18:42 GMT24 February 2020
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    Russia has strengthened its position in the global market for the production of radioisotopes, used in the diagnosis, and therapeutic monitoring of many pathologies, including cancer.

    The past few years have seen Russia's ever-increasing clout in the international market for the production of medical isotopes to fight cancer, Rostislav Kuznetsov, head of the Radionuclide Sources and Medications Department of the Research Institute of Atomic Reactors in the Russian town of Dimitrovgrad, told Sputnik France.

    Only a few years ago almost all the radioactive isotopes in the world were produced in five reactors based in five countries: Australia, South Africa, Canada, France and the Netherlands. However, the situation has changed after Russia entered the market and gave a new impetus to nuclear medicine.

    Right now, Russia produces at least four radioisotopes destroying cancer cells, such as Molybdenum-99, Strontium-89, Gadolinium-153 and Lutetium-177.

    "We have been members of this large global market of radioisotope products for a long time. We have been cooperating with our customers for more than 25 years now. Our uniqueness is related to our reactor, only the United States having anything similar," Rostislav Kuznetsov said.

    He added that the Research Institute of Atomic Reactors' biggest project pertains to the industrial production of isotopes with a reduced half-life.

    They are used for creating radioisotopes, especially Molybdenum-99 which is in turn used for producing the Technetium-99 radioisotope to treat cancer.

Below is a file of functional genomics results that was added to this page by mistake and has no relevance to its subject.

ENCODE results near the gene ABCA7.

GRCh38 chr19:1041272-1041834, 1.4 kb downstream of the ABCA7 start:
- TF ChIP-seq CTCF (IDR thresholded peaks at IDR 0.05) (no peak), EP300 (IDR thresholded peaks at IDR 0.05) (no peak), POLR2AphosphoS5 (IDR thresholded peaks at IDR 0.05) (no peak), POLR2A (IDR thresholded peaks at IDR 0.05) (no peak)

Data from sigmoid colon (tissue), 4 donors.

Referring to the Strontium-89 radioisotope, Kuznetsov said that they create it with the help of one of the research reactors and that Strontium-89 "is in rather great demand on both the internal and external market."

    On Gadolinium-153, Kuznetsov said that there is demand for this radioisotope in Russia and beyond and that other countries do not have sufficient technology to produce it.

    He remarked that Lutetium-177 is a relatively new radioisotope which has been in use for less than two years but has the promise of revolutionizing nuclear medicine.

    Kuznetsov was upbeat about the future of Lutetium-177, saying that "a number of pressing oncology-related problems can probably be resolved with the help of this radioisotope."

    Experts say, meanwhile, that nuclear medicine remains, perhaps, the most progressive industry in terms of treating diseases once considered incurable.

    In this regard, Russia's position in this market is of great importance because it contributes to the diversification of production and can produce isotopes safely.

    Developing international cooperation in this area is the only way to save hundreds of thousands of lives in the coming years, according to experts.


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    nuclear medicine, radioisotopes, reactor, project, market, cancer, treatment, Russia
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